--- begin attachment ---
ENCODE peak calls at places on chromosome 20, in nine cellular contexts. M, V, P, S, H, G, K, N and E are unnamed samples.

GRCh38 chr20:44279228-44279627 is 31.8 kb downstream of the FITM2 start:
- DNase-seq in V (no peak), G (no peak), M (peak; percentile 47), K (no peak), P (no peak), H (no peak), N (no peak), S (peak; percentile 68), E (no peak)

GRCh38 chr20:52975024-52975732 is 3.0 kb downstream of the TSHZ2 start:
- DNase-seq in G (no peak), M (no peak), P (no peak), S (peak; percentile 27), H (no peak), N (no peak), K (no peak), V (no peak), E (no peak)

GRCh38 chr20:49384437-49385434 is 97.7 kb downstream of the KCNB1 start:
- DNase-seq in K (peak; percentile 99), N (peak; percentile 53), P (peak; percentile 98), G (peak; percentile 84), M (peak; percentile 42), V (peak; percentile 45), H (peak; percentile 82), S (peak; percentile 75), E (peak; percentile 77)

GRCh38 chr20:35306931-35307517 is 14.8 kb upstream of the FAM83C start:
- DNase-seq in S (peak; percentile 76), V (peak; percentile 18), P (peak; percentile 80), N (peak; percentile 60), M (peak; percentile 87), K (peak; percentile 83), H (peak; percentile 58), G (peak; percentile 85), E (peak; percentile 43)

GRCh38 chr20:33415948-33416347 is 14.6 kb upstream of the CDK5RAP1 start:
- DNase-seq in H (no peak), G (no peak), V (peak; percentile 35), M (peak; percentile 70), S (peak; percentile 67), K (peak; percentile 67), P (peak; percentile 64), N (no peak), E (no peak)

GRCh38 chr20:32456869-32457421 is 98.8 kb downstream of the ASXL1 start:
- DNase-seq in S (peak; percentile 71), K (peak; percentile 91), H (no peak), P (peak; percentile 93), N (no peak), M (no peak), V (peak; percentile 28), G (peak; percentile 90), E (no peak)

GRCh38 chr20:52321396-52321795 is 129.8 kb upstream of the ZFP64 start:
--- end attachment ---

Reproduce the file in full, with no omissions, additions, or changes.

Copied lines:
ENCODE peak calls at places on chromosome 20, in nine cellular contexts. M, V, P, S, H, G, K, N and E are unnamed samples.

GRCh38 chr20:44279228-44279627 is 31.8 kb downstream of the FITM2 start:
- DNase-seq in V (no peak), G (no peak), M (peak; percentile 47), K (no peak), P (no peak), H (no peak), N (no peak), S (peak; percentile 68), E (no peak)

GRCh38 chr20:52975024-52975732 is 3.0 kb downstream of the TSHZ2 start:
- DNase-seq in G (no peak), M (no peak), P (no peak), S (peak; percentile 27), H (no peak), N (no peak), K (no peak), V (no peak), E (no peak)

GRCh38 chr20:49384437-49385434 is 97.7 kb downstream of the KCNB1 start:
- DNase-seq in K (peak; percentile 99), N (peak; percentile 53), P (peak; percentile 98), G (peak; percentile 84), M (peak; percentile 42), V (peak; percentile 45), H (peak; percentile 82), S (peak; percentile 75), E (peak; percentile 77)

GRCh38 chr20:35306931-35307517 is 14.8 kb upstream of the FAM83C start:
- DNase-seq in S (peak; percentile 76), V (peak; percentile 18), P (peak; percentile 80), N (peak; percentile 60), M (peak; percentile 87), K (peak; percentile 83), H (peak; percentile 58), G (peak; percentile 85), E (peak; percentile 43)

GRCh38 chr20:33415948-33416347 is 14.6 kb upstream of the CDK5RAP1 start:
- DNase-seq in H (no peak), G (no peak), V (peak; percentile 35), M (peak; percentile 70), S (peak; percentile 67), K (peak; percentile 67), P (peak; percentile 64), N (no peak), E (no peak)

GRCh38 chr20:32456869-32457421 is 98.8 kb downstream of the ASXL1 start:
- DNase-seq in S (peak; percentile 71), K (peak; percentile 91), H (no peak), P (peak; percentile 93), N (no peak), M (no peak), V (peak; percentile 28), G (peak; percentile 90), E (no peak)

GRCh38 chr20:52321396-52321795 is 129.8 kb upstream of the ZFP64 start: